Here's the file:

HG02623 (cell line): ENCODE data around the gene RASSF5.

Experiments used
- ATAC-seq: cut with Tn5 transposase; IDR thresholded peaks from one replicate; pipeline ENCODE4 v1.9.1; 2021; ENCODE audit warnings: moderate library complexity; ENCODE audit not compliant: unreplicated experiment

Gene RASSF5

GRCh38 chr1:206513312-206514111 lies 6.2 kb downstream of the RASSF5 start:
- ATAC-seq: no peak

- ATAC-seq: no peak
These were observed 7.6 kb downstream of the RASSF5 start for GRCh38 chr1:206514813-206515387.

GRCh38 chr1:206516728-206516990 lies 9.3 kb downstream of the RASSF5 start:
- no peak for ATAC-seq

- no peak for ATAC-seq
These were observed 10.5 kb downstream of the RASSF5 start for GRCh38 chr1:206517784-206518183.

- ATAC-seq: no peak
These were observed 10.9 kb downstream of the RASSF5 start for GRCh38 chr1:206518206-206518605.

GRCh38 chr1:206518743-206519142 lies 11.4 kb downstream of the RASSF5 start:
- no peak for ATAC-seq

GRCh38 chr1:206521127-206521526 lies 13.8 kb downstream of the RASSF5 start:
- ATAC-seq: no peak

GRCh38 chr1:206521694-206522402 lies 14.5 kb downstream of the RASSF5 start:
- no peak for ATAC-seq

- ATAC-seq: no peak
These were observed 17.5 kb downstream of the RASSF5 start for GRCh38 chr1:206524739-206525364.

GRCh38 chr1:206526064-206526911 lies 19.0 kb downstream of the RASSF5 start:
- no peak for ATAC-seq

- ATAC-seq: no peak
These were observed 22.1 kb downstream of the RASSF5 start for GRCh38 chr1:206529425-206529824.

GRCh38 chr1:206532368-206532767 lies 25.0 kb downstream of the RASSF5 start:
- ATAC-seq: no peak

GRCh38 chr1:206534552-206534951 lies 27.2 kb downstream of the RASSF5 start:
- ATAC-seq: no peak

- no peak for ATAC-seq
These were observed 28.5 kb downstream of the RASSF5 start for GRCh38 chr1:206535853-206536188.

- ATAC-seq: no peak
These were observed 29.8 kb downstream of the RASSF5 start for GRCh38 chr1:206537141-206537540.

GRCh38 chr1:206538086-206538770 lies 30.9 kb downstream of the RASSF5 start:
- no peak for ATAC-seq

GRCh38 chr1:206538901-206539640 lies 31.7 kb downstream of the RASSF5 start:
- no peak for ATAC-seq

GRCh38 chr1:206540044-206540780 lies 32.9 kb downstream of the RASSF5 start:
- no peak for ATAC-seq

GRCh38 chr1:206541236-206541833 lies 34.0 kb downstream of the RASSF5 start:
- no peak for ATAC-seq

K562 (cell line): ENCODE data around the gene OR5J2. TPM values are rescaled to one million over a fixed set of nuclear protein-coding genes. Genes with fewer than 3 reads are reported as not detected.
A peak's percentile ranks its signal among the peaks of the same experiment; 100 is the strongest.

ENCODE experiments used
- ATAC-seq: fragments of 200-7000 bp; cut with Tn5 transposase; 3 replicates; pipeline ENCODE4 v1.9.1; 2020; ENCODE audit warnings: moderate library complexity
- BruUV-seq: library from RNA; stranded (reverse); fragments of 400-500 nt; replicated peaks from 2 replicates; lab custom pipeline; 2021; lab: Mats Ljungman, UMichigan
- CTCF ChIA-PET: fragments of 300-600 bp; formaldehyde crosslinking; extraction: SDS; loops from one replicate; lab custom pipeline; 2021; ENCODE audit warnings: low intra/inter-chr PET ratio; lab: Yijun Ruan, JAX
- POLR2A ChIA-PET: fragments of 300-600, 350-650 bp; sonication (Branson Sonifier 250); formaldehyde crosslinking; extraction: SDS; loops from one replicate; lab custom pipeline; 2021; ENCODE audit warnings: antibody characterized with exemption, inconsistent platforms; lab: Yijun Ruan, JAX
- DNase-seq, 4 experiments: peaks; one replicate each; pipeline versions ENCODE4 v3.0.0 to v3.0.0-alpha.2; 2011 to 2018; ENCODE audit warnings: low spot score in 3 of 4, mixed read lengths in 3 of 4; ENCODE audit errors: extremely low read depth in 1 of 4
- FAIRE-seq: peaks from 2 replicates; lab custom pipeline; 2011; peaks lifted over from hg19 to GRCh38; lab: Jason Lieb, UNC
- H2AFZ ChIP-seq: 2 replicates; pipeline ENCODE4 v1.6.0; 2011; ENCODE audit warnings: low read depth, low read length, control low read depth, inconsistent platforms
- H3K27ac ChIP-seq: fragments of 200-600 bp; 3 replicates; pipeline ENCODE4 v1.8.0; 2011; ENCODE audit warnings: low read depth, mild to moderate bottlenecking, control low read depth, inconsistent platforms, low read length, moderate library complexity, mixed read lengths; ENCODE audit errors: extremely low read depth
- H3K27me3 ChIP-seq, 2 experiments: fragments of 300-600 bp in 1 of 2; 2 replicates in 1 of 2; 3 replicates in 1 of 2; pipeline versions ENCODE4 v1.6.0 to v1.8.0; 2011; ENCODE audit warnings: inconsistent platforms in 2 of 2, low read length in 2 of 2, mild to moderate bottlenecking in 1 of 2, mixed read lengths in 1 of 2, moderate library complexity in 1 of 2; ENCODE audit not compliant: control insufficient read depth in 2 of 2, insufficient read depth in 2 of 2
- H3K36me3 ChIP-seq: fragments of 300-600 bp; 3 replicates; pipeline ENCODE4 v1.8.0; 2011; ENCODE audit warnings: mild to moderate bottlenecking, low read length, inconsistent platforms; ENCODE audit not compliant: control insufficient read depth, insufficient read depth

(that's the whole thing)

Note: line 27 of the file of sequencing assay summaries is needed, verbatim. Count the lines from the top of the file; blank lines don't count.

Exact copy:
GRCh38 chr1:206532368-206532767 lies 25.0 kb downstream of the RASSF5 start: